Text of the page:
Favourable consumption levels, low CO2 emissions and high torque are the hallmarks of modern diesel engines. Common-rail injection technology and EDC electronic diesel control, both made by Bosch, play a major role in this. These systems for optimising the combustion process in the engine are complemented by Denoxtronic, the Bosch exhaust-gas treatment system. Its current generation cuts nitrogen-oxide emissions by up to 95 percent. Denoxtronic not only cuts emissions, it makes diesel engines more economical as well. Thanks to SCR exhaust-gas treatment, the engine can be configured in such a way that fuel consumption, and thus CO2 emissions, can be lowered by as much as 5 percent.In addition, there are new NOx and particulate sensors that support the diagnosis of exhaust-gas treatment systems, which will become increasingly complex in the future.
xtronic for reducing nitrogen-oxide emissions
In the transition from the Euro 5 to the Euro 6 emissions standard, which is planned for 2014, nitrogen-oxide limits will have to be further reduced by more than half. In particular, powerful diesel engines in heavy passenger cars will require an SCR catalyst (selective catalytic reduction). To meet this requirement, Bosch has adapted its Denoxtronic to the requirements of the passenger car. Denoxtronic has been successfully used in commercial vehicles since 2004. Together with the SCR catalyst, this system transforms any nitrogen oxide in the exhaust gas into harmless steam and nitrogen. It does this by injecting a reagent into the exhaust stream – a urea-water solution known as AdBlue. Electronic diesel control regulates the metering system, ensuring that the amount of AdBlue added is precisely right for engine parameters such as operating temperature and engine speed. In this way, Bosch exhaust-gas technology makes it possible to comply with future emissions standards, such as Euro 6 in Europe or Tier 2 Bin 5 in the United States. Diesel vehicles equipped with Denoxtronic are already available in the European and U.S. markets. By the end of the year, Bosch will have supplied some 500,000 Denoxtronic systems for passenger cars.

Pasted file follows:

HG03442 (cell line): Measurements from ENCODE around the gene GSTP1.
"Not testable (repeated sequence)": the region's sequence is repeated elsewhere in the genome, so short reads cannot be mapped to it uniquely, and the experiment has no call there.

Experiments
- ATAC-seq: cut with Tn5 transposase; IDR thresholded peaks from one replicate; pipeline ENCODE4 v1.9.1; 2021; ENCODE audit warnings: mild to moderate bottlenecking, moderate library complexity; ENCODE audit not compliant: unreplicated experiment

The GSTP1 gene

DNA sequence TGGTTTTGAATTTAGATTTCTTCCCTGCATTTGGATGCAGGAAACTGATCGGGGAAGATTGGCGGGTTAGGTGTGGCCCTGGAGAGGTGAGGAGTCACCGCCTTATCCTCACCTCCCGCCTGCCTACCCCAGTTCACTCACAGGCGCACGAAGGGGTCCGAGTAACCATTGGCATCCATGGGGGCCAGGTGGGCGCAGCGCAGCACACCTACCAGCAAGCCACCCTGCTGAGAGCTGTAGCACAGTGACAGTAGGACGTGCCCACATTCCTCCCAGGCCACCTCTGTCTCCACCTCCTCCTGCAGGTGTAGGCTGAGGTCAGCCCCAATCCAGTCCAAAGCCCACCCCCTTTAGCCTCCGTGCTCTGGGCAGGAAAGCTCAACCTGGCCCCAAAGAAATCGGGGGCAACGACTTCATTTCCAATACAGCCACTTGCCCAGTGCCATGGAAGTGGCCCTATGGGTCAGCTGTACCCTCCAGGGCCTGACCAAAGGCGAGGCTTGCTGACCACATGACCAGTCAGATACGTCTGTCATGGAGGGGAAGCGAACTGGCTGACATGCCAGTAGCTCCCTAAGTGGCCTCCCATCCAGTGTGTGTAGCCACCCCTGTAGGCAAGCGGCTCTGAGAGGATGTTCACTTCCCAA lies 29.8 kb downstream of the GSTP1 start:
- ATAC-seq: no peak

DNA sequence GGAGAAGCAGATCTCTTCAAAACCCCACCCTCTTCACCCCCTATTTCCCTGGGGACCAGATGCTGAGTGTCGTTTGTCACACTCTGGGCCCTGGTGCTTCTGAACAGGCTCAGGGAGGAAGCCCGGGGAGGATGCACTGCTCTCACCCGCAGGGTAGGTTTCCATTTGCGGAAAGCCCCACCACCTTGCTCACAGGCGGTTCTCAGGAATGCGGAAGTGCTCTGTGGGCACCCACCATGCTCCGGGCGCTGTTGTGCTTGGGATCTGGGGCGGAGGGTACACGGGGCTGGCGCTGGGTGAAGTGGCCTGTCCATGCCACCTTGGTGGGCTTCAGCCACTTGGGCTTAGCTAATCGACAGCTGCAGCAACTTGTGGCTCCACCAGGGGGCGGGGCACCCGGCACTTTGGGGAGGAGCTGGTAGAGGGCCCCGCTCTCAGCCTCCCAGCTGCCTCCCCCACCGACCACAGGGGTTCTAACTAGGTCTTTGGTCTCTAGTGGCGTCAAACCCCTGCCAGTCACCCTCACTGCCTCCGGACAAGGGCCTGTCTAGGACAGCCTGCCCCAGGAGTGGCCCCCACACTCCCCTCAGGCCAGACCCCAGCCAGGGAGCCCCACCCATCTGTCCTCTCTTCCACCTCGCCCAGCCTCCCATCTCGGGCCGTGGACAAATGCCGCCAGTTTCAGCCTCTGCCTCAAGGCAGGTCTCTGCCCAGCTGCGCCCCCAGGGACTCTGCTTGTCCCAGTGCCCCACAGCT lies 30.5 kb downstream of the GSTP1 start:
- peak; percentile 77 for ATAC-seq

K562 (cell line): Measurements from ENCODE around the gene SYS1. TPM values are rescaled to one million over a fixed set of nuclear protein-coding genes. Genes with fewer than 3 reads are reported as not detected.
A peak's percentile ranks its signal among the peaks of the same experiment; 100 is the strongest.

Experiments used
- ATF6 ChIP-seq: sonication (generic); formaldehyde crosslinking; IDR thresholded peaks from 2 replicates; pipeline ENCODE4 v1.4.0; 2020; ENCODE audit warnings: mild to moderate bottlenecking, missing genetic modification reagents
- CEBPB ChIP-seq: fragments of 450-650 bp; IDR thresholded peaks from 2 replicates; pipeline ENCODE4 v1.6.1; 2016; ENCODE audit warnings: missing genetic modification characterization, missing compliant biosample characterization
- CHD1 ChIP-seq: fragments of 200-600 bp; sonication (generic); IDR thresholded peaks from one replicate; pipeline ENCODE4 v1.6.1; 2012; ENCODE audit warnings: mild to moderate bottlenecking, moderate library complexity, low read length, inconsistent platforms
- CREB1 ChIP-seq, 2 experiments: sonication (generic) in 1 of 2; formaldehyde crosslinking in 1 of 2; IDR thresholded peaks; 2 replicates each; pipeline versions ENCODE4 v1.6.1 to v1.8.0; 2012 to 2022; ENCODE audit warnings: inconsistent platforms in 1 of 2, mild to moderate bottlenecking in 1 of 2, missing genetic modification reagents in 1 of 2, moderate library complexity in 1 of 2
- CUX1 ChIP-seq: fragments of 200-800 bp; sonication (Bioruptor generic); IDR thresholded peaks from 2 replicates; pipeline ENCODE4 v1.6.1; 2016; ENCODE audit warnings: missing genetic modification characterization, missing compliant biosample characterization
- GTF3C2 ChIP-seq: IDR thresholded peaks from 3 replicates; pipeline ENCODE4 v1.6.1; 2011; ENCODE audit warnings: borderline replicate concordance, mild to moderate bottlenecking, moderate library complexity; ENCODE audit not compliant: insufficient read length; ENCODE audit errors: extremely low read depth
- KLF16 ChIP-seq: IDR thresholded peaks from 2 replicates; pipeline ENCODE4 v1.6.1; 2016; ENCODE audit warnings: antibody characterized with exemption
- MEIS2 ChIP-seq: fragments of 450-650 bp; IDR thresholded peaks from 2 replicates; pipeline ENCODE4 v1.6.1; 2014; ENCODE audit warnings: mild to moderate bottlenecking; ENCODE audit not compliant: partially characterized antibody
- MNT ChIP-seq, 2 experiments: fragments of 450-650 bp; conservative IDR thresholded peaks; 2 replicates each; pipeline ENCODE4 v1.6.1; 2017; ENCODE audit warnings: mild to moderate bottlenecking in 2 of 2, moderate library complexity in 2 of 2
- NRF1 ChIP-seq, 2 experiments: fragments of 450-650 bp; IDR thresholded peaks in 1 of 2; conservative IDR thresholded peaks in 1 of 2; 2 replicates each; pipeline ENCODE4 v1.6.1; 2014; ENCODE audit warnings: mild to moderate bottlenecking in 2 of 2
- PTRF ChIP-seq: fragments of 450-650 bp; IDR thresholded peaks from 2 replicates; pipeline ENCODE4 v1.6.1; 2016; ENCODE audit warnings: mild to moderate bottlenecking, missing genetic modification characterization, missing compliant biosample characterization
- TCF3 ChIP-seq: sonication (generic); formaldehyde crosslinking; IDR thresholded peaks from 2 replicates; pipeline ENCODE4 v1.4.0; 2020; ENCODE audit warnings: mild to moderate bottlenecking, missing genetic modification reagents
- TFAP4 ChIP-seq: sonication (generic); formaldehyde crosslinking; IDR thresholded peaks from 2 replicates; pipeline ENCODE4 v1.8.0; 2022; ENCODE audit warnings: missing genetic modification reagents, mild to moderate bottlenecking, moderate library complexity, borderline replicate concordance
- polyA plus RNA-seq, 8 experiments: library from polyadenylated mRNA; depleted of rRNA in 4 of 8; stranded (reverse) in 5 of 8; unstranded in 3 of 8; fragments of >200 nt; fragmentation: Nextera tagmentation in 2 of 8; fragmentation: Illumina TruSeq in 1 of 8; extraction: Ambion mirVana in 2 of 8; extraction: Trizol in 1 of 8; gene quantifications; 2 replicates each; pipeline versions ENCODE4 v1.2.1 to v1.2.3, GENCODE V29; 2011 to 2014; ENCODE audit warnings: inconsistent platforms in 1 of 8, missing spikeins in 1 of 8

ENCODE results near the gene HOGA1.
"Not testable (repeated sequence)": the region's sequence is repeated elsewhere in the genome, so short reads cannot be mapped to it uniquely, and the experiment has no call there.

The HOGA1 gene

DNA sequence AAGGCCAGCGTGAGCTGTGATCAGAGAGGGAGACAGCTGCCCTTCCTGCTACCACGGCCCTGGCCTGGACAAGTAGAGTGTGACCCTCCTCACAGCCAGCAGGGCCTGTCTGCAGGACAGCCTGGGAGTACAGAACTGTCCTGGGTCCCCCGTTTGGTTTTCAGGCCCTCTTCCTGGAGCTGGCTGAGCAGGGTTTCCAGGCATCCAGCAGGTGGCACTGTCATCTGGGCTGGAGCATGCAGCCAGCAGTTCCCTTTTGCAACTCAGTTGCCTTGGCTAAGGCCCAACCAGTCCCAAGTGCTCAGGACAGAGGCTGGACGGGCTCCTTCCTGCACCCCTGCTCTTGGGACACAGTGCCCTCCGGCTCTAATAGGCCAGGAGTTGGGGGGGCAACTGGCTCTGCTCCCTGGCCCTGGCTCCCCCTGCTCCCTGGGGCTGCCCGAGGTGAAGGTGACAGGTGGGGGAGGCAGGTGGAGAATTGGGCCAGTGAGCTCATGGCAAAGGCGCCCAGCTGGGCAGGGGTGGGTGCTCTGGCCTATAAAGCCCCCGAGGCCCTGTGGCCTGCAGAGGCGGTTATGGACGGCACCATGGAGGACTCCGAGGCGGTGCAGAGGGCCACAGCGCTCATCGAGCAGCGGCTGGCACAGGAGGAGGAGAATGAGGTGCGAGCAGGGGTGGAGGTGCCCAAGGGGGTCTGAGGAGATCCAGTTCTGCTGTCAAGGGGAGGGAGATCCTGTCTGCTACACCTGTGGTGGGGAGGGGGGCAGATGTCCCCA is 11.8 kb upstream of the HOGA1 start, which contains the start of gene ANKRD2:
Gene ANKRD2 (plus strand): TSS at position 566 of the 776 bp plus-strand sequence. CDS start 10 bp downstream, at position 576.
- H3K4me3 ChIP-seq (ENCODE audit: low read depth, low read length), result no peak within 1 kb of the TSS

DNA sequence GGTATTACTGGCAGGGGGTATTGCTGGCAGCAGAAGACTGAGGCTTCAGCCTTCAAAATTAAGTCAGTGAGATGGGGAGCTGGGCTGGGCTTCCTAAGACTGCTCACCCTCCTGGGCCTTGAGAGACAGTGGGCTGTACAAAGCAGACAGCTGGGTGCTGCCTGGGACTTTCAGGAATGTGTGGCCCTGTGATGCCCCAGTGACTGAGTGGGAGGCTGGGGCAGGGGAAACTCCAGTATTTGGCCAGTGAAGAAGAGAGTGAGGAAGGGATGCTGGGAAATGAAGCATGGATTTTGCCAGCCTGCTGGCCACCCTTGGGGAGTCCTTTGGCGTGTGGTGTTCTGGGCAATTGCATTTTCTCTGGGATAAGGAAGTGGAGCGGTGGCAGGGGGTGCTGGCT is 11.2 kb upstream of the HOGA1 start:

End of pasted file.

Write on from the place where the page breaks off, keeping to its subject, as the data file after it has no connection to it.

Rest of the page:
NOx and particulate sensors for diagnosis in the exhaust-gas treatment system
In the future, legislation will require that the diesel exhaust-gas treatment system can be diagnosed on board. Vehicles will have to be able to comply with exhaust-gas limits over their entire useful life. For this purpose, Bosch is developing both a particulate and a NOx sensor. Both sensors will be installed in the exhaust-gas flow, along with the wide-band lambda sensor and the differential pressure sensor. The NOx sensor is situated downstream of the SCR catalyst, and measures the amount of NOx in the exhaust gas. Via the CAN bus, it is linked with the engine management system, and at the same time makes sure that the amount of urea injected corresponds with demand. The new particulate sensor is installed downstream of the particulate filter. It is also linked with the engine management system via the CAN bus, and monitors the effectiveness of the particulate filter. Thanks to its comprehensive know-how in exhaust-gas sensors and its electronics competence in the field of engine management, Bosch can offer a future-proof systems solution.